We Also Served ends with the words of WRAF servicewoman Florence Green, who, at the grand age of 110, told a reporter: “I was proud of my service.”  Newman can rightly be proud of hers too.

For details of the History Wardrobe costume presentations Women and the Great War and Great War Fashion visit www.historywardrobe.com

York in the Great War

Posted in Uncategorized tagged , , , at 3:02 pm by historywardrobe

105015The city of York has a long, vibrant and occasionally violent history.

Until very recently the four years of the Great War have been comparatively overlooked by historians and memorialists.  Books, TV programs and films had previously focused only on the military aspects of the war.  Thanks to the war’s Centenary we now have a far greater appreciation of how immense the war’s impact was on all levels of society… and on the Home Front too.

Karyn Burnham’s history York in the Great War is part of a neat series by Pen and Sword books.  As such, it suffers under the constraint of the series’ word limit. Frankly – it’s too short!  Happily, what we have is a nicely-researched, well-written overview of a fascinating city during a tumultuous era.

York in the Great War will enable locals to see their city with fresh eyes, wondering – Was this where the Zeppelin bombs fell? Was this where the women from the Cocoa Works had their allotments?  Did troops march down this street?

In York in the Great War details of daily life touch on so many aspects of the wider war, both home and abroad.  For example, the book covers issues about recruitment – and conscientious objection.  We read of the welcome given to Belgian refugees… and the fearful bigotry behind the internment of so-called ‘enemy aliens’.  Zeppelins raid; food is rationed and influenza strikes. 1559 days of war are endured, until the bells of York Minster are free to peal again in peacetime.

Adding to the book’s appeal are previously unpublished images from the collection of local historian, the late, great Hugh Murray.

Above all, it is the personal stories which make this book a treat.  My favourite?  The tale of Sgt T.J. Williamson of the 5th King’s Own (Royal Lancaster) Regiment.  His life was saved during the second battle of the Somme when a potentially fatal bullet was stopped… by the tin of Elect Cocoa sent out as a ‘comfort’ by Rowntree’s Cocoa Works.

May 21, 2014

The Future of Fashion…

Posted in Uncategorized tagged , , , at 11:06 am by historywardrobe

… from a Victorian perspective.

1926 men

A prediction of 1926 menswear. Hardly the sober 3-piece suit of actuality

In 1893 The Strand Magazine published a bizarre article by W. Cade Gall.  It claimed to record the dream of a snoozing gentleman in which he read a history of fashion written in 1993.  This mock history explored the absurdities of fashion’s evolutions, complete with zany illustrations (all featured in the article).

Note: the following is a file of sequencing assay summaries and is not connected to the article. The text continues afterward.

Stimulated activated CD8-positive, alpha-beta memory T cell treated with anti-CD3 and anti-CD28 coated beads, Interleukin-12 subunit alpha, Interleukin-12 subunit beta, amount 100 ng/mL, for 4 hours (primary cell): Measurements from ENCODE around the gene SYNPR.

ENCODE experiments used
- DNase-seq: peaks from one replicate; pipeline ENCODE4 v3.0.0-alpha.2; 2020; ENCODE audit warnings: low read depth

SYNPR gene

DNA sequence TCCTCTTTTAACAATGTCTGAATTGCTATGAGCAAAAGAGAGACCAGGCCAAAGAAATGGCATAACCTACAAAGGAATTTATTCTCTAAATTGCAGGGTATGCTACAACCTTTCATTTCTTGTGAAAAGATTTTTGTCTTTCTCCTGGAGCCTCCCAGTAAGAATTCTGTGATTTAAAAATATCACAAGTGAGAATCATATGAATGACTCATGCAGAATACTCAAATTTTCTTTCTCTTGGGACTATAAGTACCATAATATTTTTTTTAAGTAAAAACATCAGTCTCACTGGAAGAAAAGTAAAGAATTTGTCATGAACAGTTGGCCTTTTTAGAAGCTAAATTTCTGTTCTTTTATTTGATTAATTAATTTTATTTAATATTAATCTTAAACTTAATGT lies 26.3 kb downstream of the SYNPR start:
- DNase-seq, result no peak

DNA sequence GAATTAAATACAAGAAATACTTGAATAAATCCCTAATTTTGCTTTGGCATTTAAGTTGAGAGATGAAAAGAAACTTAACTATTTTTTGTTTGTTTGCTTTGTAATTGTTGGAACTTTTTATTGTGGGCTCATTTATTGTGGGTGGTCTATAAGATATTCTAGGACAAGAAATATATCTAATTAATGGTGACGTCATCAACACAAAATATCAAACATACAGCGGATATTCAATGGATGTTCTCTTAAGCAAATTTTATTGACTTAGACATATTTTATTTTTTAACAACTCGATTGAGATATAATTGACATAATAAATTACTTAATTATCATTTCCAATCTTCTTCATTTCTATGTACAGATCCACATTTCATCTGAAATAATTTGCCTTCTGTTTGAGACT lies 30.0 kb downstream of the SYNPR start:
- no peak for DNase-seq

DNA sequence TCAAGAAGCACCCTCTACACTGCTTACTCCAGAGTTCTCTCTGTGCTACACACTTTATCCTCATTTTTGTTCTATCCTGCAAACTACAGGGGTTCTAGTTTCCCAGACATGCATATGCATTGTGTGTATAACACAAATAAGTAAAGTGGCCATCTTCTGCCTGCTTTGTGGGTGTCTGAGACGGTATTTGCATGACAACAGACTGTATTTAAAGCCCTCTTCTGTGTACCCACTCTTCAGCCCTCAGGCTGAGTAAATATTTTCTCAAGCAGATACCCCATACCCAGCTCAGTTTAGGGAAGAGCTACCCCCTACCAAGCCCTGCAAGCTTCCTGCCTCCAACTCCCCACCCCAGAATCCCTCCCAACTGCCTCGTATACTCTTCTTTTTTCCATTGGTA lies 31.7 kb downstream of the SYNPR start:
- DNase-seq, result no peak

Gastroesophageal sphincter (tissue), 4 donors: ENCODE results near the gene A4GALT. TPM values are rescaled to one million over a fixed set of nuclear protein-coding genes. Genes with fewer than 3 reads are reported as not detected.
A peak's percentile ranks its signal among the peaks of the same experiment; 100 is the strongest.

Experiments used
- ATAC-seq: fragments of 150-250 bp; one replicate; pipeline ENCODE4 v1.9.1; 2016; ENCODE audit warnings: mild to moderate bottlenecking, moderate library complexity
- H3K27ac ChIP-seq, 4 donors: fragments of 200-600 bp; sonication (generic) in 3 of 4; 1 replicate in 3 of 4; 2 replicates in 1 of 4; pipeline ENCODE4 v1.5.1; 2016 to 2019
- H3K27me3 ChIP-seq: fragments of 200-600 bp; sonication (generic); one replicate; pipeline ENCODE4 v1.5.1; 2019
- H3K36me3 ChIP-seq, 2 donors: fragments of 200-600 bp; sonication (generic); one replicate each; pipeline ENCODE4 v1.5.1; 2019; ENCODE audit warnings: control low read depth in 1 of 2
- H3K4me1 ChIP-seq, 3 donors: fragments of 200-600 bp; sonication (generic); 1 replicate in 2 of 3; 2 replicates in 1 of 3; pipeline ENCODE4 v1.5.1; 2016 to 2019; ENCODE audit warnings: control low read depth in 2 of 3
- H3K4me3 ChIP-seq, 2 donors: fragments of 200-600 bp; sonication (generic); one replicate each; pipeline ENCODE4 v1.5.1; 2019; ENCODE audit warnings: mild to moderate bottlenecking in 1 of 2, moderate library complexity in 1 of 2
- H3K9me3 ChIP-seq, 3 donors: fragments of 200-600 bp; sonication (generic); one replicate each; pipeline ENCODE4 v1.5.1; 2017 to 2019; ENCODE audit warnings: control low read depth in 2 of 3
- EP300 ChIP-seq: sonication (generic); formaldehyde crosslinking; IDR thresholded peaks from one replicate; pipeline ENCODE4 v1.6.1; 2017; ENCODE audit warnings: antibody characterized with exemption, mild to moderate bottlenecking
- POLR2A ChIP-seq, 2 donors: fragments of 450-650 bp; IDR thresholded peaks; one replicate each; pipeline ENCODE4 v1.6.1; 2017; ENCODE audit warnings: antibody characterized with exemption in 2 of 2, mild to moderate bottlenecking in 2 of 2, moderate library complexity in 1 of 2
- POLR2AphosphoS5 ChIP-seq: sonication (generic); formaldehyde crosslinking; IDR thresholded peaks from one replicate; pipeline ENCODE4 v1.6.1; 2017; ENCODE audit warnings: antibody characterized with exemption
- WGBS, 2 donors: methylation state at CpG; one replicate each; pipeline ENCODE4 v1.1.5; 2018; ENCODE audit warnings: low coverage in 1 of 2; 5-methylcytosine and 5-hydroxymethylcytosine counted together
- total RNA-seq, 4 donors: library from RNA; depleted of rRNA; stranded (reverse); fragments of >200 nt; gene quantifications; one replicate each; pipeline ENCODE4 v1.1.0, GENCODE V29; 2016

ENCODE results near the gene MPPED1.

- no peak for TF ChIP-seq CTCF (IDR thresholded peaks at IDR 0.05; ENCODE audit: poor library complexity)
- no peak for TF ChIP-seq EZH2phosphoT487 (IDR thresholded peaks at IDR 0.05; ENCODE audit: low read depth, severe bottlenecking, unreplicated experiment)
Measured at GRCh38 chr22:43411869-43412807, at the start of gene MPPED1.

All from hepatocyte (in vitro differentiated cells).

Fashions of 1893

Fashions of 1893 – perfectly ‘normal’ for their time

The true delight of the piece isn’t so much in the flamboyant costumes depicted.  Nor is it quite in the squirm of superior knowledge a modern reader might feel comparing predictions with reality. The real pleasure is in turning the spotlight on our own preconceptions.

Any culture struggles to see outside its own social and technological norms.  We assume that what we wear and how we wear it are ‘natural’ and inevitable even.  There are strong often-unexamined beliefs about the ‘correct’ gender of clothes, and also what’s appropriate for a certain status, profession or religion. 

Take trousers.  The imaginary 1993 fashion history recorded women actually breaking with convention to wear breeches of many forms – ‘In 1897 the divided skirt threatened to spread universally.  But it passed off, and nothing of a radical order was attempted in this direction until the revolution which brought in trousers for women in 1942.’  Given the rise of women cyclists in bloomer suits in the 1890s, and the adoption of trousers by women in World War Two, this isn’t too far off the mark.  However, it is clearly inserted as a joke.  A sort of cosy ‘women in trousers… whatever next! Harrumph!’

In 1893 it was inconceivable that men would leave off neckties, shirts and jackets.  Or that anyone could go out hatless.  That clothes would fit sleek to the body.  That legs would become a new erogenous zone.  That corsets would shrink first to girdles, then bras; that women’s drawers would become so scanty they disappear between the rump cheeks.

1980s and 90s

Female fashion of 1989 (left) and male peacocking from 1993. More suited to a couture catwalk fantasy than reality…

As for fabrics, the late nineteenth century saw early developments in cellulose fabrics leading next to rayons – ‘art silks.’  Until DuPont’s work with fully artificial fabrics in the 1930s and the invention of nylon, the only way to form-fit fabric was through rubber elastic, or clever bias-cutting. 

The late 20th century has seen a dazzling surge in textile innovations.  Garments made of Kevlar, Gore-Tex, PVC, Mylar etc have expanded the range of enviroments and scenarios in which humans can survive and thrive.  All very Space Age.

Frocks on Parade

…although these genuine outfits from the 1980s might well look outlandish to future costume historians. (As featured in the History Wardrobe presentation ‘Frocks on Parade’)

But I can’t help wondering what a fashion history of our lifetimes would reveal about our clothes.  Will we be admired for wearing digital prints, spray-on fibres and ‘intelligent’ weaves… or will we be ridiculed for our conventionality, impracticality, informality and over-consumption?

I look forward to finding out in the future.